Death is the great unknown. Yet it is something that we will all have to experience one day. Nina Riggs’ The Bright Hour: A Memoir of Living & Dying contemplates some of these very things, as well as some other big existential questions. The book is an excellent meditation on life and death, and serves to remind us all to stop and take a moment to appreciate the things that really matter.

When poet, writer and teacher Nina Riggs was 38 years old she received some terrible news. She was diagnosed with breast cancer. It initially seemed to be manageable and she was determined to put in a good fight. She started chronicling her experience including her treatments with chemotherapy and radiation, as well as the setbacks and joy she felt along the way.

The Bright Hour draws together all of Riggs’ writing, and is divided into four “stages”, just like cancer. Some of the chapters are brief vignettes, while others look in more details at the themes of motherhood, friendship, marriage and life in general. During the course of her illness, Riggs’ mother would also succumb to multiple myeloma. Her own grandfather had passed away from breast cancer when Riggs was a girl and her aunt would also be diagnosed with this same cancer several decades prior.

Riggs also describes her life with her husband, John Duberstein and their two young sons, Freddy and Benny. She also includes thoughts about her book club, which she seems to love and enjoys, and also makes reference to the philosopher, Michel de Montaigne, and her own ancestor, the essayist and poet, Ralph Waldo Emerson. In other parts, Riggs illustrates her treatment and discussions with fellow cancer patients, including conversations where they plan to go and get nipple tattoos after their breasts are reconstructed (as they had lost these through mastectomy).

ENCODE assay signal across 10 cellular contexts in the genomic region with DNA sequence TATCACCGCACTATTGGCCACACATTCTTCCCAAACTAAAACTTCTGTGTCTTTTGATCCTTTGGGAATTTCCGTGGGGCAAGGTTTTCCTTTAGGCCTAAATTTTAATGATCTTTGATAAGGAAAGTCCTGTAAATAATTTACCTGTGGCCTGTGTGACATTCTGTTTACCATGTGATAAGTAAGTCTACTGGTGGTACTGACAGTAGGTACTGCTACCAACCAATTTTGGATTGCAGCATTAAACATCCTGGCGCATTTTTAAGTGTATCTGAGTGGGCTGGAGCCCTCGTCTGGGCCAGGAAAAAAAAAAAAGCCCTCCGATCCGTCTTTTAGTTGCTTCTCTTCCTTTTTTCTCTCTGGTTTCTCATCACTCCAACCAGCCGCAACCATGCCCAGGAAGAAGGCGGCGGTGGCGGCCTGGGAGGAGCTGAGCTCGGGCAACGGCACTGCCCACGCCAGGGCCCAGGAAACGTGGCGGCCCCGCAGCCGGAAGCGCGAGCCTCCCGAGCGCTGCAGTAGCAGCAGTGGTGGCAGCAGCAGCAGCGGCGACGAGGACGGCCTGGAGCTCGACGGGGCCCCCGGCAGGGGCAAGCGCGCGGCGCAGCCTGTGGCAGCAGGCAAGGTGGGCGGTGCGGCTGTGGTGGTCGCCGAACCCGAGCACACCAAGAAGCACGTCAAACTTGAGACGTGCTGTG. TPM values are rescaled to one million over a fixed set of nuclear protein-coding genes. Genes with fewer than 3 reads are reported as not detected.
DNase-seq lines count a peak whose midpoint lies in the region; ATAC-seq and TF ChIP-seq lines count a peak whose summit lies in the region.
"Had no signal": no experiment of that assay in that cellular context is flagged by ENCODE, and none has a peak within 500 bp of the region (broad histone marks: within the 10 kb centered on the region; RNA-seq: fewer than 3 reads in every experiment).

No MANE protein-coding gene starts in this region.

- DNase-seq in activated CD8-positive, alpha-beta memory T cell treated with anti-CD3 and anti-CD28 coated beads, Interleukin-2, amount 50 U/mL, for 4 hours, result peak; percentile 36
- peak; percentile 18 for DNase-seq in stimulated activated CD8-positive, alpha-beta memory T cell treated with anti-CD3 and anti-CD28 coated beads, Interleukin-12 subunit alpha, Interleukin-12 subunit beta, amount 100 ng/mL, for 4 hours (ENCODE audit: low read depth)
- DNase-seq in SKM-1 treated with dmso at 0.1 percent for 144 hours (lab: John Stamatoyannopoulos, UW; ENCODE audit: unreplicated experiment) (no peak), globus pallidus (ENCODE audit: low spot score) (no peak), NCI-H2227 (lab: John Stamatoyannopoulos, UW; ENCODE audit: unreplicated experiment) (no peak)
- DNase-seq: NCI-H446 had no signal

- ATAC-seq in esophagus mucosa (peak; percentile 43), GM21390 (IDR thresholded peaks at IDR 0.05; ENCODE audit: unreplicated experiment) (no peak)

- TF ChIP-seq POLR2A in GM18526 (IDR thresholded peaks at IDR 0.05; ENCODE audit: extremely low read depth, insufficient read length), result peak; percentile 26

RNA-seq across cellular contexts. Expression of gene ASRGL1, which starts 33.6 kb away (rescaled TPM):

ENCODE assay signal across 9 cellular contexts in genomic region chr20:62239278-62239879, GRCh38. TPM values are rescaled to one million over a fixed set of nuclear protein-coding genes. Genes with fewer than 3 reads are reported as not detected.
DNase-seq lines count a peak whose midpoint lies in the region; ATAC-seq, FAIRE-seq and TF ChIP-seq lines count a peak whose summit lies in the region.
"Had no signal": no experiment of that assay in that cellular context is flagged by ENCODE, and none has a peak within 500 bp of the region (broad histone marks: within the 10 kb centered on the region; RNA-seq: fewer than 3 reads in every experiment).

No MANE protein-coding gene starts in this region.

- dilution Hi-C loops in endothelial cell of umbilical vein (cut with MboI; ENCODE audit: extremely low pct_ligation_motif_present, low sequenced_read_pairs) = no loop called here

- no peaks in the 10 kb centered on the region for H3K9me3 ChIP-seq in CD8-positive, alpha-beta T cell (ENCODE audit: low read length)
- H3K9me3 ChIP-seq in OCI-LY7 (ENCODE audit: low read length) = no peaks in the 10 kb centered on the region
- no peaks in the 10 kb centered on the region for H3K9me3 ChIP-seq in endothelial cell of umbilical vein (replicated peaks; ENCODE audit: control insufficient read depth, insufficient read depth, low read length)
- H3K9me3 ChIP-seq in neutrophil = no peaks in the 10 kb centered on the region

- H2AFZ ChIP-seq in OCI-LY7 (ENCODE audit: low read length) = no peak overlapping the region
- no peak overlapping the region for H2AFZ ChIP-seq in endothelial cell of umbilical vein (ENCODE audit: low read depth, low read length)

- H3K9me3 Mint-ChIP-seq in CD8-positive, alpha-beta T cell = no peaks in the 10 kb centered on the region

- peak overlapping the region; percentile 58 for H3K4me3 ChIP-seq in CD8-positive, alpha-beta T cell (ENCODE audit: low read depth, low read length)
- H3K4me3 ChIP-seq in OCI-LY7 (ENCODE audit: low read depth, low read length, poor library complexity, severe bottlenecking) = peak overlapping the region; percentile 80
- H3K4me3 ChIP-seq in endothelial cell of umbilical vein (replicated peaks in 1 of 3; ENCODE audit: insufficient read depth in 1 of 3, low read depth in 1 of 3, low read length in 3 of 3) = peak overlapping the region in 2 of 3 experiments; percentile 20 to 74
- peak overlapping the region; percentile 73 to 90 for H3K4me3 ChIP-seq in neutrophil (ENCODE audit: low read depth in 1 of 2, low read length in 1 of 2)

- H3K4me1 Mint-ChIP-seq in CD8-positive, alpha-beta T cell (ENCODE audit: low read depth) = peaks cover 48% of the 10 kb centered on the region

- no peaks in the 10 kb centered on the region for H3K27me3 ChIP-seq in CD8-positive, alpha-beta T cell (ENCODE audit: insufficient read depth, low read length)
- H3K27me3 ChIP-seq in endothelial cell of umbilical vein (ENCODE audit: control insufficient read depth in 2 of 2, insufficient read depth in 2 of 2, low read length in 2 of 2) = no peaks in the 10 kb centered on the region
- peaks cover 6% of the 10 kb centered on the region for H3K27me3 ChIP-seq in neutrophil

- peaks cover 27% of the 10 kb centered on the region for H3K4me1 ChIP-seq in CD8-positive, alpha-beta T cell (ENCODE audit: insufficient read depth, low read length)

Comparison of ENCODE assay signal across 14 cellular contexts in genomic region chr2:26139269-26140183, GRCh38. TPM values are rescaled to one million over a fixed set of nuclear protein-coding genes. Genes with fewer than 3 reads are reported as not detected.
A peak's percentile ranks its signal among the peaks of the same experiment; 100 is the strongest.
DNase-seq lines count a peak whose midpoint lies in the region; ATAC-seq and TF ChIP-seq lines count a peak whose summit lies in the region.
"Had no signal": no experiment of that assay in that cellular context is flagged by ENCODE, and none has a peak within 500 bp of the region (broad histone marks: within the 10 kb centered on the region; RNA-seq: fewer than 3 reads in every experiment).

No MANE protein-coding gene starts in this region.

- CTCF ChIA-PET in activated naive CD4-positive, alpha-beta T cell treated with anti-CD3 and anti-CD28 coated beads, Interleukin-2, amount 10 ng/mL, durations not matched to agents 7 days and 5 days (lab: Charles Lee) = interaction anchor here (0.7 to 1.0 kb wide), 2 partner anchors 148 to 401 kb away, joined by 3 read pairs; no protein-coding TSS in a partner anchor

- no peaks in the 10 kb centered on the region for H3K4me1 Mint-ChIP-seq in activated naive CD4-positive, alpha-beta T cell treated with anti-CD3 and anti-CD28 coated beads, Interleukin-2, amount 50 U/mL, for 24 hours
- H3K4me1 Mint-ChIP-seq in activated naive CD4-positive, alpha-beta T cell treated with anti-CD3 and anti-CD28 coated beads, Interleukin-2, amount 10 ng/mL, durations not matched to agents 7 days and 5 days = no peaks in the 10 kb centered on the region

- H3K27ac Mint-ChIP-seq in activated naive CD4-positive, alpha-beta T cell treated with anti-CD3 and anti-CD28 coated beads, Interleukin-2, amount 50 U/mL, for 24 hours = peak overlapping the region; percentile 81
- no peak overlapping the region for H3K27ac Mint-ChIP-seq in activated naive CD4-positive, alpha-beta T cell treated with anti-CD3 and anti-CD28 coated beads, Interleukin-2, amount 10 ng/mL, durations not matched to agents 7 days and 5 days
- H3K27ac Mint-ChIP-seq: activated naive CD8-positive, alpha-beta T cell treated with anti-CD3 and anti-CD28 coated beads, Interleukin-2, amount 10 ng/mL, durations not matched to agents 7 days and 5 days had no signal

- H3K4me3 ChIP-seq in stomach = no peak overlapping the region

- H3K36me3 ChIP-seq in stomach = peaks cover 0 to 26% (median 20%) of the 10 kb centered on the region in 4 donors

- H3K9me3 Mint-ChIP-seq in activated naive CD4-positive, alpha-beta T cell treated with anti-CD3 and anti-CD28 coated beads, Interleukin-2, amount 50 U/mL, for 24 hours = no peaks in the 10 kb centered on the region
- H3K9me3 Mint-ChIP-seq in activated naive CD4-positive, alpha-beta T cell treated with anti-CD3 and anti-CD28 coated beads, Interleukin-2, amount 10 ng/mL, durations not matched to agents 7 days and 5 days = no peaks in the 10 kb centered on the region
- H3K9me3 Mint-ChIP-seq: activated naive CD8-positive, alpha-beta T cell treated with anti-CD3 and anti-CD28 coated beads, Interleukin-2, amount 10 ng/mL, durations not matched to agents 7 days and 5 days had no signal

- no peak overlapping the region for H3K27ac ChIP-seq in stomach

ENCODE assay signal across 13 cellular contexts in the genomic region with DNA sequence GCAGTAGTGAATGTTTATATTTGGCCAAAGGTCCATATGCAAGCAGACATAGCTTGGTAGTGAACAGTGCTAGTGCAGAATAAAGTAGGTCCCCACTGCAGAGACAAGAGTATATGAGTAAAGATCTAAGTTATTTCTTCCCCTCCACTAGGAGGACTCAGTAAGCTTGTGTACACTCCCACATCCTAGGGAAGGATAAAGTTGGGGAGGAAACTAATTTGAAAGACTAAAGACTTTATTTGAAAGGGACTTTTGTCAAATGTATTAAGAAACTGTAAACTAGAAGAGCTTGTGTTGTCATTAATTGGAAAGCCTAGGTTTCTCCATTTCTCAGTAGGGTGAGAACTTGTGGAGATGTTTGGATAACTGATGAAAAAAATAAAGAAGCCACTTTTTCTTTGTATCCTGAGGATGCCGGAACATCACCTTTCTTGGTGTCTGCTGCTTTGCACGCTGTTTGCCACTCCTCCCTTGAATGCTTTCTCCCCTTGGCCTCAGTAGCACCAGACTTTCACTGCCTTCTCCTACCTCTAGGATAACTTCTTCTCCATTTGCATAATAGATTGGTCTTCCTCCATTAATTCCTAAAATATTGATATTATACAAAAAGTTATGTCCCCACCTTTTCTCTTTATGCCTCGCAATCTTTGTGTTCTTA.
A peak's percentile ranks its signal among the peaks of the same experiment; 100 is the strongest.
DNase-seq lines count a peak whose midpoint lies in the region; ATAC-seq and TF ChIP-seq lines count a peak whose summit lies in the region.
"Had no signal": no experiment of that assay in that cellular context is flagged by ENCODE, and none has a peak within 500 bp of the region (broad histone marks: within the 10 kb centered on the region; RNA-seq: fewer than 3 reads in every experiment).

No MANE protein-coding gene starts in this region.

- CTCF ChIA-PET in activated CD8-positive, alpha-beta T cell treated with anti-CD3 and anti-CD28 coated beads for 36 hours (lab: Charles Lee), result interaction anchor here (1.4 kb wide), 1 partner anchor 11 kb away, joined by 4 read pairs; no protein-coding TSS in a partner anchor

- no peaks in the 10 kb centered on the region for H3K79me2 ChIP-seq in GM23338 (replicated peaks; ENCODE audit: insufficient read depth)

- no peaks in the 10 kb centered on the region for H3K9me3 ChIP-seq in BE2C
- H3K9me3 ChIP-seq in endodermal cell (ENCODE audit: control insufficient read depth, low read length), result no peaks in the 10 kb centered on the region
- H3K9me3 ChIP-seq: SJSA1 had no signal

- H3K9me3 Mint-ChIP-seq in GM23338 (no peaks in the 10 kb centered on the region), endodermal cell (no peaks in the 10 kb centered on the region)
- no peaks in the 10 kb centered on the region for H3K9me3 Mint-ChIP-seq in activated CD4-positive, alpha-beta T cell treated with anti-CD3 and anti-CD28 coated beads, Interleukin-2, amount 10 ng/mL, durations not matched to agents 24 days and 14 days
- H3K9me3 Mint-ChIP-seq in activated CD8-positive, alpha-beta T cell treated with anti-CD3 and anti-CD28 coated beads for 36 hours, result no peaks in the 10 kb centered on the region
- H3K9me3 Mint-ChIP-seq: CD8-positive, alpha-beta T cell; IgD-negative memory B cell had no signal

Riggs’ memoir is one in a growing number of books in this category, When Breath Becomes Air is about Paul Kalanithi’s decline from metastatic lung cancer, whilst famously, author Christopher Hitchens also wrote about his own terminal illness before he passed away. So it seems that Riggs is in good company.

In The Bright Hour, Riggs’ prose is eloquent and accomplished, she deals with the sensitive subject matter with a deft hand. Riggs also finds the perfect balance between light and dark moments, finding the humour and absurdities in situations that most of us would find dire and hopeless.

The Bright Hour is Nina Riggs’ magnum opus and it’s a great legacy. This memoir is an absolute gem which will offer great relief and comfort for people finding themselves facing similar circumstances either in their own illness or through their loved ones. For the other readers this work is a poignant and stirring reminder of how to live life to the full and to appreciate the things you love, and to accept the things that you cannot change. It’s so incredibly heart-breaking and gorgeous. Thank you Nina.


Originally published on 13 August 2017 at the following website:

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